In Cranach’s celebrated study of Aphrodite and Eros, now hanging in the National Gallery, the Goddess of Love, apparently wearing nothing but a fur hat of Ascot-style proportions, turns her knowing smile and size zero body winsomely to the viewer.
That painting provides both the title for one of the finest stories in Salley Vickers’s first collection and a clue to many of the collection’s central concerns. In “The Hawthorn Madonna”, Ewan and Elspeth’s marriage, the only happy one in the entire collection, is strengthened by an annunciation beside the eponymous statue.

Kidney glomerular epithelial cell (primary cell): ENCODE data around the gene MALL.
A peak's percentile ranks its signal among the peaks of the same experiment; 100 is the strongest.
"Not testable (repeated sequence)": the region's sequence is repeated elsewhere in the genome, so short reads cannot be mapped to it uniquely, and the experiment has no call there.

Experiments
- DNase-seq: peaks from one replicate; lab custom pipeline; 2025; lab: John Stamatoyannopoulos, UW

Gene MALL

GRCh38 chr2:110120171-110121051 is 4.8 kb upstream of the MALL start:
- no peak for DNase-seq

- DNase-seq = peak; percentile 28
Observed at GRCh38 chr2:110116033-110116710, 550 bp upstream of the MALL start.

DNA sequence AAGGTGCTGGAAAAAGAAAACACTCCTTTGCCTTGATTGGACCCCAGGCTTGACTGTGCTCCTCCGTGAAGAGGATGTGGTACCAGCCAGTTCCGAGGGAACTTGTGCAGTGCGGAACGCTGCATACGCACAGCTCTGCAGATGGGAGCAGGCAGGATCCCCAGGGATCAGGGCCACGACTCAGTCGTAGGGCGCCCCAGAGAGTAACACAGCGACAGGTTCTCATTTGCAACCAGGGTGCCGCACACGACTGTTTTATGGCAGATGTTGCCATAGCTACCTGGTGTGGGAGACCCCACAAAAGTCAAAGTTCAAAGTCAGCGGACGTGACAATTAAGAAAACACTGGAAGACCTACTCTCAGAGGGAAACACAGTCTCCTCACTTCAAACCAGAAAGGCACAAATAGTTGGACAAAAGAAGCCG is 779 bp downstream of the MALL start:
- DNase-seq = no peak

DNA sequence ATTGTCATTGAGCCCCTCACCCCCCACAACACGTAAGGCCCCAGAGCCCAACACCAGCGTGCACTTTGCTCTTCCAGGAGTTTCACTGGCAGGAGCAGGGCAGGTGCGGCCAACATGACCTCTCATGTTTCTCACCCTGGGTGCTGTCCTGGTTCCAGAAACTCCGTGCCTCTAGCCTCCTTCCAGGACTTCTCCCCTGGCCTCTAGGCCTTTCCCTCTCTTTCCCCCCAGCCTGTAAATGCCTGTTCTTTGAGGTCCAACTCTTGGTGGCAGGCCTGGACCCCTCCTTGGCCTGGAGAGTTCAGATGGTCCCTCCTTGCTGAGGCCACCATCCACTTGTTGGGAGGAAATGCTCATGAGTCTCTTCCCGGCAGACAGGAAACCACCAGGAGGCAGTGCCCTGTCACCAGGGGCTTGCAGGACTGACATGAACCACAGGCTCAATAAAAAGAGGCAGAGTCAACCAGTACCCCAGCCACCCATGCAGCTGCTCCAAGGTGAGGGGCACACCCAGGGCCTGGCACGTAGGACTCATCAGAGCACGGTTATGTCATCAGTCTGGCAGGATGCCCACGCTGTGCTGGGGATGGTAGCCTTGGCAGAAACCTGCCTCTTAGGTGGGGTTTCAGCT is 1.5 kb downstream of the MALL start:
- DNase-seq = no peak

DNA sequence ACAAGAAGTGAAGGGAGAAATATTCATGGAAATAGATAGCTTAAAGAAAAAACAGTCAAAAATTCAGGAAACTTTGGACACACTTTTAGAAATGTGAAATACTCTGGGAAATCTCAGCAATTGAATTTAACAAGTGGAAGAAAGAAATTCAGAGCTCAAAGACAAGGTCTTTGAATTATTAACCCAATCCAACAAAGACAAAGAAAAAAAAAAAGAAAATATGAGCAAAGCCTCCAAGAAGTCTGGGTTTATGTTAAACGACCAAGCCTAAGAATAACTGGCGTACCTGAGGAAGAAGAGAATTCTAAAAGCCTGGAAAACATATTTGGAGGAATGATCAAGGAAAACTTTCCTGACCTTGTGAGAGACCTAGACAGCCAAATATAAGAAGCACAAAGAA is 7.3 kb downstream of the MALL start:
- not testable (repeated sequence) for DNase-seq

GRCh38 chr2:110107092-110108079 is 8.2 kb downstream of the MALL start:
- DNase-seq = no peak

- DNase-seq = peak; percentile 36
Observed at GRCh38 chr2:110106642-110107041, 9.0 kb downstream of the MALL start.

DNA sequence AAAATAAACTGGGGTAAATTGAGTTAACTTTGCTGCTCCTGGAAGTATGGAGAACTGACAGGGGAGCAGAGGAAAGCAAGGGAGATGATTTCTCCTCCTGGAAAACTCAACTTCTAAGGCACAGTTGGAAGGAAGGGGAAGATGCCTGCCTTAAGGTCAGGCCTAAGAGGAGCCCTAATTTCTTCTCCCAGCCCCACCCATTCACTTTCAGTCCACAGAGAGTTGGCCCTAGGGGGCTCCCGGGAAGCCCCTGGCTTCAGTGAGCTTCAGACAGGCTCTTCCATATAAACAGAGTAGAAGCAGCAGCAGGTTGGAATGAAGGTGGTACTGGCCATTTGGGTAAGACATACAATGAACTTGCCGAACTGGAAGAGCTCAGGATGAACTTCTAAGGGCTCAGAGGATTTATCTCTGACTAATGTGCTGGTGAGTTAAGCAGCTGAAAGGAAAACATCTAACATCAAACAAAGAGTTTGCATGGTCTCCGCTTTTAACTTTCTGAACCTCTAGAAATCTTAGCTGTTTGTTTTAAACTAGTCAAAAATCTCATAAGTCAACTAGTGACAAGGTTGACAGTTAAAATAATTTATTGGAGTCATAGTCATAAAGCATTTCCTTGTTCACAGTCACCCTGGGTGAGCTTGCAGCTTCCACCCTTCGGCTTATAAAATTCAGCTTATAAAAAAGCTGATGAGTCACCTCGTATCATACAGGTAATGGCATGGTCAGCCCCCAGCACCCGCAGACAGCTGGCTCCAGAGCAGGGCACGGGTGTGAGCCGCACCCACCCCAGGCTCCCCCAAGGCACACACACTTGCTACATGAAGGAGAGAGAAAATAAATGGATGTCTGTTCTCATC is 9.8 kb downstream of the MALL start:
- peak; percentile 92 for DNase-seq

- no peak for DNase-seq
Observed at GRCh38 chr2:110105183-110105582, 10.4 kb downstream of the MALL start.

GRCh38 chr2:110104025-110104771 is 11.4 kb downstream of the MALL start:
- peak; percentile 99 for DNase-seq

In “The Dragon’s Bones”, a somewhat conventional tale of Venetian adultery is deepened by a theological debate in a 12th-century Murano church. In “The Green Bus from St Ives”, an older married man meets a free-spirited young artist beside a Ben Nicholson drawing. “The Buried Life”, at once the longest and strongest of the stories, is both literally and figuratively interlaced with lines from a Matthew Arnold poem.
Although a couple of the stories are duds and a couple more are predictable in their unpredictability, the collection is shot through with a gentle wit and a winning charm.